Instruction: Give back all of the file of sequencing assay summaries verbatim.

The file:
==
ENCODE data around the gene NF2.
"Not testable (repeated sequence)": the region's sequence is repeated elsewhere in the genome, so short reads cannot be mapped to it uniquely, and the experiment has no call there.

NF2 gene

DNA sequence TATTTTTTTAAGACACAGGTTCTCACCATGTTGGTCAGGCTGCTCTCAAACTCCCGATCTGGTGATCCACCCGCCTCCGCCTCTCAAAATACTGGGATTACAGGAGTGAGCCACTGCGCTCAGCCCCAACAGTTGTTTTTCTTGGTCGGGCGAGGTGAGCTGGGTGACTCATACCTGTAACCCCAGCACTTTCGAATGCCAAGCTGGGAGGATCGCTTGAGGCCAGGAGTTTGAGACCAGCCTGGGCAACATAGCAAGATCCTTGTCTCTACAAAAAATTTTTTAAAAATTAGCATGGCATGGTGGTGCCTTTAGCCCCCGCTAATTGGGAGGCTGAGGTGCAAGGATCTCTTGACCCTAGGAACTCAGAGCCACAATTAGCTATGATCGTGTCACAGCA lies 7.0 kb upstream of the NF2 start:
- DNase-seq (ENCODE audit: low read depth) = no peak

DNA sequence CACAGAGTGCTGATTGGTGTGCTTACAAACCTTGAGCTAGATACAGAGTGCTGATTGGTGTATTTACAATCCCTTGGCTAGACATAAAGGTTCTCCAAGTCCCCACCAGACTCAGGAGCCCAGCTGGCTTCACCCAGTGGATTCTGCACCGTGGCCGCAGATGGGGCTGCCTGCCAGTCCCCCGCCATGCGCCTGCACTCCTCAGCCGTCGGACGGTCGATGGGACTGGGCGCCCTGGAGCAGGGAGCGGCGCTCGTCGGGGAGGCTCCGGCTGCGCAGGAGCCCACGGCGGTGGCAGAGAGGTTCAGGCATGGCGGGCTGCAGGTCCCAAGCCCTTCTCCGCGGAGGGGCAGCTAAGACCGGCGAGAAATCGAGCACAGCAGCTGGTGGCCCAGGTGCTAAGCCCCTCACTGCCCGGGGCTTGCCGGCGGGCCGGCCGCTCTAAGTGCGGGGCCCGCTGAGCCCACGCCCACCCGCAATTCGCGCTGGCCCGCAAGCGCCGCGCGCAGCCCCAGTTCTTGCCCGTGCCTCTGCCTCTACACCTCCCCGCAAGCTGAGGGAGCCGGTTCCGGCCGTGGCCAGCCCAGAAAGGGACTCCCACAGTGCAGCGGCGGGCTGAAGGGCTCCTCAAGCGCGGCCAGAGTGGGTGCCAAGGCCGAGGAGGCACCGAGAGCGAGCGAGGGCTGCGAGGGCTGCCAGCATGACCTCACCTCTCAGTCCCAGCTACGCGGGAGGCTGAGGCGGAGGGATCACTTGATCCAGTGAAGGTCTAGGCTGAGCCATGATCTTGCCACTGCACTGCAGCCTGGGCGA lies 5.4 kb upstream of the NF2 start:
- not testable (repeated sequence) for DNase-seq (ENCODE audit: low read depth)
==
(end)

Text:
ENCODE data around the gene NF2.
"Not testable (repeated sequence)": the region's sequence is repeated elsewhere in the genome, so short reads cannot be mapped to it uniquely, and the experiment has no call there.

NF2 gene

DNA sequence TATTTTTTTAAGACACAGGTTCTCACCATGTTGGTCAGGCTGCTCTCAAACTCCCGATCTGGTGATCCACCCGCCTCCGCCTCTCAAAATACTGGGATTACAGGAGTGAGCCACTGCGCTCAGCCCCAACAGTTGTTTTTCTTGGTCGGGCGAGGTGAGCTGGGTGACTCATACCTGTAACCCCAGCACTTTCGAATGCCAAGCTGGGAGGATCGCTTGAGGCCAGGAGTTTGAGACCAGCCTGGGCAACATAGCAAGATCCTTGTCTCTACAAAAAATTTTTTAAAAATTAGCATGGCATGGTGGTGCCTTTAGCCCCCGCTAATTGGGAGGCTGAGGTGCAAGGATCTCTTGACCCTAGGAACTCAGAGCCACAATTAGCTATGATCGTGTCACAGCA lies 7.0 kb upstream of the NF2 start:
- DNase-seq (ENCODE audit: low read depth) = no peak

DNA sequence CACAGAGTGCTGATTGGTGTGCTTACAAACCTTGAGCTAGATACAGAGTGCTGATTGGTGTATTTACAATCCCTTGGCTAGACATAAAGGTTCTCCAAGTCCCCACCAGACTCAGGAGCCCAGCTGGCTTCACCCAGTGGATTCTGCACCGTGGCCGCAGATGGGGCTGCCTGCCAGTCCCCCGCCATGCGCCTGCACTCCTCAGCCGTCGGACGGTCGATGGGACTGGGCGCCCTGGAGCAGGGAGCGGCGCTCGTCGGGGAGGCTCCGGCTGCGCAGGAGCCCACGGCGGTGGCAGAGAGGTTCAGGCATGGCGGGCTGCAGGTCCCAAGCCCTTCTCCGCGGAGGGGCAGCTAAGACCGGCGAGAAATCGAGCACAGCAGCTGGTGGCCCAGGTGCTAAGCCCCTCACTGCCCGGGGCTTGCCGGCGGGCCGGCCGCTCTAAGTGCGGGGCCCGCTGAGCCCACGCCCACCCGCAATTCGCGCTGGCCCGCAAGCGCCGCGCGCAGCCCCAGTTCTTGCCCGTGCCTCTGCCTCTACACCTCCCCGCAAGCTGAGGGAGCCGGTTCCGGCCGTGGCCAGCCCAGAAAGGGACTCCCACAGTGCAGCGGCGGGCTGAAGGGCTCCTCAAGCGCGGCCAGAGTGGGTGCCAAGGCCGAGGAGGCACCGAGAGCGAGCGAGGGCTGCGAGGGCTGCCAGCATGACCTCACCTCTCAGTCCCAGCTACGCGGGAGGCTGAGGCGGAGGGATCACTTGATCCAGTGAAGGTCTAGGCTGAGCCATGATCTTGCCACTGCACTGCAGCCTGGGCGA lies 5.4 kb upstream of the NF2 start:
- not testable (repeated sequence) for DNase-seq (ENCODE audit: low read depth)